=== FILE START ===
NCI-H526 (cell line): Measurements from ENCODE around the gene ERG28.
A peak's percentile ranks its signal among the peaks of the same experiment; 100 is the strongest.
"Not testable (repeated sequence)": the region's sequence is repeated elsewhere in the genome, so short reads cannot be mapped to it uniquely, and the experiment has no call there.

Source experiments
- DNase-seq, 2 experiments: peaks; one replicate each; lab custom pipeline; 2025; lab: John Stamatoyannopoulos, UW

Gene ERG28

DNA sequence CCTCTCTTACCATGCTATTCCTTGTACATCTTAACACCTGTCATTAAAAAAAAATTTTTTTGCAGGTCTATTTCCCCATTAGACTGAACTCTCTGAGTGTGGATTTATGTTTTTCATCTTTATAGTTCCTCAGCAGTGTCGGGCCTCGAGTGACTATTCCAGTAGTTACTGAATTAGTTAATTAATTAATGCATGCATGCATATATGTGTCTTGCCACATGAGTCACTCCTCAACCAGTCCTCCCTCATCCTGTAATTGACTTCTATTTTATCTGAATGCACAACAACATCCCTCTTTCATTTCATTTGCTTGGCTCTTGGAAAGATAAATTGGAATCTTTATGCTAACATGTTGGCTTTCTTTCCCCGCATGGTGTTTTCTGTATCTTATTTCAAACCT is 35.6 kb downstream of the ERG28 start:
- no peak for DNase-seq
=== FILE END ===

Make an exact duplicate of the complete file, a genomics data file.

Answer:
NCI-H526 (cell line): Measurements from ENCODE around the gene ERG28.
A peak's percentile ranks its signal among the peaks of the same experiment; 100 is the strongest.
"Not testable (repeated sequence)": the region's sequence is repeated elsewhere in the genome, so short reads cannot be mapped to it uniquely, and the experiment has no call there.

Source experiments
- DNase-seq, 2 experiments: peaks; one replicate each; lab custom pipeline; 2025; lab: John Stamatoyannopoulos, UW

Gene ERG28

DNA sequence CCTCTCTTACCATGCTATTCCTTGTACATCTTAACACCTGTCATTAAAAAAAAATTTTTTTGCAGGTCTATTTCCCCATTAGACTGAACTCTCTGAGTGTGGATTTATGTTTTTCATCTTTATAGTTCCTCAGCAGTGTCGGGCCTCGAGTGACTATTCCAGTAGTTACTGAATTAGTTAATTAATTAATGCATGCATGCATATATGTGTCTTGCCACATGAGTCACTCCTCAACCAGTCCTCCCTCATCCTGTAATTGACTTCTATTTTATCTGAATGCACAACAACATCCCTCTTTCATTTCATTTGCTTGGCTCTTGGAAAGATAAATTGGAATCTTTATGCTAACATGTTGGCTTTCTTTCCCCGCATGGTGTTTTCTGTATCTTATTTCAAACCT is 35.6 kb downstream of the ERG28 start:
- no peak for DNase-seq